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Wet weather aids firefighters in Southwest Alaska; growing blaze blows smoke into Fairbanks

  • Author: Jerzy Shedlock
  • Updated: December 2, 2017
  • Published June 9, 2017

The Pitka Fork Fire burning 60 miles east of McGrath puts up smoke on Tuesday. (Matt Snyder/ Alaska Department of Natural Resources / Department of Forestry)

Cooler, wetter weather lent a hand Friday to firefighters battling seven of 15 lightning-caused fires in Southwest Alaska.

The fires have burned a total of 44,000 acres in that region of the state as of Friday afternoon, the Alaska Division of Forestry said. Seven of the fires are being staffed while the remainder are being monitored.

"Several fires have received varying amounts of precipitation and temperatures cooled considerably on Thursday night and Friday as a weather system moved in from the Bering Sea," the forestry division said, adding that the weather pattern is forecast to persist into early next week.

Farther north, a newly sparked fire is making Fairbanks smokey.

Staffed fires

Currently the highest priority in Southwest Alaska, the 2,675-acre Bell Creek Fire is holding steady within 2 miles of the village of Crooked Creek, as close as it's been for the past two days, fire officials said.

Firefighters have set up protection measures, including pumps, hoses and sprinklers on the north end of the village, the forestry division said. Light rain fell on the fire overnight Friday, but 61 firefighters remain on the ground in anticipation of the blaze reaching Crooked Creek.

The Pitka Fork Fire was "extremely active" Thursday, but its acreage hovered around 4,030, officials said. Crews are working to secure cabins in the area of the fire, burning 60 miles east of McGrath, they said.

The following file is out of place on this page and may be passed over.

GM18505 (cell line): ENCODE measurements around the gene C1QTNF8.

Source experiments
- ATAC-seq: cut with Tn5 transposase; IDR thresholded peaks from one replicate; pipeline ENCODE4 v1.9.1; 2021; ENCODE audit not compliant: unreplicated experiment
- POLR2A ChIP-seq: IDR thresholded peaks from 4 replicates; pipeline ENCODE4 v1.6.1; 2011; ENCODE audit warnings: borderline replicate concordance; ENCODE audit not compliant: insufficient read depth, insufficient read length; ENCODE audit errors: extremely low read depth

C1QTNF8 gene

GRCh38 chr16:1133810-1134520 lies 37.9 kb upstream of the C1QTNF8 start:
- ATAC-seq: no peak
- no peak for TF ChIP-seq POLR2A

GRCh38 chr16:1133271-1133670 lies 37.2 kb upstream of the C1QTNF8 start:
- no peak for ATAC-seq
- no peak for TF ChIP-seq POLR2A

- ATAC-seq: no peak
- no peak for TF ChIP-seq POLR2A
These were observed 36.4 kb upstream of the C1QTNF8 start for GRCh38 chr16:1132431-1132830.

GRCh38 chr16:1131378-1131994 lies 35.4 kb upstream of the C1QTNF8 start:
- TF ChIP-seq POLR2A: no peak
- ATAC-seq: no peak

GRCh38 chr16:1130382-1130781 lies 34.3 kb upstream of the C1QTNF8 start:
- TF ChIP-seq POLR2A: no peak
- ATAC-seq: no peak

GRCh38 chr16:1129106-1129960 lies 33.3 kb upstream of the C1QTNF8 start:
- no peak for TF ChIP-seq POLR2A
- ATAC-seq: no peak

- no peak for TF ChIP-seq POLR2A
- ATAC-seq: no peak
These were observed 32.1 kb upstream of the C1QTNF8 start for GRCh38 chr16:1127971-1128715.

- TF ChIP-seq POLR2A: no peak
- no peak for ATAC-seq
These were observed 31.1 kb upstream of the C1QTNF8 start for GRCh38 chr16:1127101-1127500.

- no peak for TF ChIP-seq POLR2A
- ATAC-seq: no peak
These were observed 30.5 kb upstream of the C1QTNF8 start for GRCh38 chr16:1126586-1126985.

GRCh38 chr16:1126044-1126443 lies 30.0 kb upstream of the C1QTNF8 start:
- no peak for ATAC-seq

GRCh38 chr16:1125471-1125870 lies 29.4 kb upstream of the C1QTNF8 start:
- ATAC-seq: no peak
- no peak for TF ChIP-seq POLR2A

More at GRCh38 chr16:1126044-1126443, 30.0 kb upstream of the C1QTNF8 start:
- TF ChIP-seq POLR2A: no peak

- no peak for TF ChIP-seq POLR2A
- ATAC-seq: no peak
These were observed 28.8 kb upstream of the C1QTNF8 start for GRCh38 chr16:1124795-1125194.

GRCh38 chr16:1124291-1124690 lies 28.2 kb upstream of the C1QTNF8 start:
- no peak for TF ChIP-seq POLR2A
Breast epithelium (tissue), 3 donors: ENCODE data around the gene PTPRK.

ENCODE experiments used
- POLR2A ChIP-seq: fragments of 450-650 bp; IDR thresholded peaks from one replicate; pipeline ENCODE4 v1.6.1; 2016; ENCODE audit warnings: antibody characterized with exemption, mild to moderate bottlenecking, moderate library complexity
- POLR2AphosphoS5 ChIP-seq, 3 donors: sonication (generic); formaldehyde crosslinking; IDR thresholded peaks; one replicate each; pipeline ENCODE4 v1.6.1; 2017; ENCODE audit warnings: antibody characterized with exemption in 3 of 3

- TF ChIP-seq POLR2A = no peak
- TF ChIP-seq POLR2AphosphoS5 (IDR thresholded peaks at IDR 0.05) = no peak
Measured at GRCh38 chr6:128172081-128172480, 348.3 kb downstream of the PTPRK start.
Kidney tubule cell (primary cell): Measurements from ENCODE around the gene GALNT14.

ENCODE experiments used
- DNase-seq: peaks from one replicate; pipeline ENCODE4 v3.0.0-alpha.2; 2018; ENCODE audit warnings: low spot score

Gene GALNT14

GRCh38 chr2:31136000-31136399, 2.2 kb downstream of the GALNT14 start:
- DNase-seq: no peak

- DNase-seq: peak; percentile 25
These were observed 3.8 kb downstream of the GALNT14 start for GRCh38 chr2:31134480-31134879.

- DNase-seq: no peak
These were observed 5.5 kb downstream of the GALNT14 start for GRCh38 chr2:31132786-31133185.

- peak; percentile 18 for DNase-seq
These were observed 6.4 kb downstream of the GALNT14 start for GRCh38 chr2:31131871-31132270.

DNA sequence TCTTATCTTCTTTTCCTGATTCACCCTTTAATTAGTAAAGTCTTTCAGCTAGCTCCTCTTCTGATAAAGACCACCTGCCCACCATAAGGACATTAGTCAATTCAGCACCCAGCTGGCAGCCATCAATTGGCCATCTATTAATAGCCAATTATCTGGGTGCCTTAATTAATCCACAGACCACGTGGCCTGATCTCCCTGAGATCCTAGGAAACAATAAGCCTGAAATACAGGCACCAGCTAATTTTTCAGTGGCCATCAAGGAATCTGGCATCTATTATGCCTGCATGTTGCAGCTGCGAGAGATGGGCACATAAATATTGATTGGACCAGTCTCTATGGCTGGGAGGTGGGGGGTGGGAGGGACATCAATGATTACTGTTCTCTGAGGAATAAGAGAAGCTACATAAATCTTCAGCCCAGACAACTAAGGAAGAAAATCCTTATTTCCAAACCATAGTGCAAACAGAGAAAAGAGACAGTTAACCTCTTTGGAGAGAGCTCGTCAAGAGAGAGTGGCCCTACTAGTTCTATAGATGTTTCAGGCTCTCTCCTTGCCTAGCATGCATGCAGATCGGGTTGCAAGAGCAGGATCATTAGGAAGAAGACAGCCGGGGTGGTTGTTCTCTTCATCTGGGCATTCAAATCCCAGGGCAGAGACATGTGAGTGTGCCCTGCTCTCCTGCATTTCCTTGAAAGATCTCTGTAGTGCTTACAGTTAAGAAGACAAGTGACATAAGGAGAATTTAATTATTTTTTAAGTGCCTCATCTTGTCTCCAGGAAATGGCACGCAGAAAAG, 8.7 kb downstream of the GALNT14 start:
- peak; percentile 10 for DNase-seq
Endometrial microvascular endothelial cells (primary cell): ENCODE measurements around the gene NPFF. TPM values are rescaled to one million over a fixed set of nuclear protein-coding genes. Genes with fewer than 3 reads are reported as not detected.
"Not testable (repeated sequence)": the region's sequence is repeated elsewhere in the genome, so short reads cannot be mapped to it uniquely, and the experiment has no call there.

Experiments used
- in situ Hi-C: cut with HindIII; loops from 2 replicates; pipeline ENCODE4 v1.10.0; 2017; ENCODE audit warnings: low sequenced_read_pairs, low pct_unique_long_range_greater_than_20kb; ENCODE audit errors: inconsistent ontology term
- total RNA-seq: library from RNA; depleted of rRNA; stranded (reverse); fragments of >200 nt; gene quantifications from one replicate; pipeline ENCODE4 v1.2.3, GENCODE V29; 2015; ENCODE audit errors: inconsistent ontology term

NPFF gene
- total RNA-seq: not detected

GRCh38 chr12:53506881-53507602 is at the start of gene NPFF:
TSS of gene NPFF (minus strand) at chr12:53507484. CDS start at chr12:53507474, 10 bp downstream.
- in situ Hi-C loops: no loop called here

The largest fire among those staffed in the region is the 8,462-acre Ball Creek Fire burning about 75 miles southwest of McGrath. The perimeter of the fire is 75 percent active; 2- to 4-foot flames are normal, but pockets of 30-foot flames have been observed during flyovers, the forestry division said.

"The fire is creeping, running and torching down slope in black spruce, tundra and mixed hardwoods," officials said.

The remainder of the staffed fires are smaller, varying in size from 8 to 352 acres. Crews of five to 22 firefighters are extinguishing hot spots for the fires.

Unstaffed fires

Two of the fires in the region without boots on the ground have burned about 24,000 acres, according to the forestry division.

The American Creek Fire, totaling 11,498 acres, is torching wilderness about 42 miles west of McGrath. The fire's perimeter is about 25 percent active, officials said, and there was some limited growth on the south and west ends of the blaze. Fortunately, there reportedly was no movement to the east, where cabins rest on the shores of the Innoko River.

Firefighters' plan involves continued monitoring of American Creek.

Slightly bigger at 12,315 acres, the Little Yetna River Fire is only 5 percent active, with its flames creeping slowly outward on its south side, according to the forestry division.

An aerial photo of the South Fork Salcha Fire on Friday. The lightning-caused fire is now estimated at approximately 3,600 acres. (John Lyons / Bureau of Land Management Alaska Fire Service)

South Fork Salcha Fire

A wildfire north of Delta Junction is blowing smoke into Fairbanks and surrounding communities, fire officials said.

The South Fork Salcha Fire was first reported Thursday morning about 70 miles southeast of the Interior city, and about 2 miles north of Pogo Mine Road.

"The fire is believed to be lightning caused and was estimated at 100 acres on initial size up but has since grown to an estimated 3,600 acres as of noon on Friday," the forestry division said.

Nothing is immediately threatened by the fire, so fire officials have held off on staffing it.

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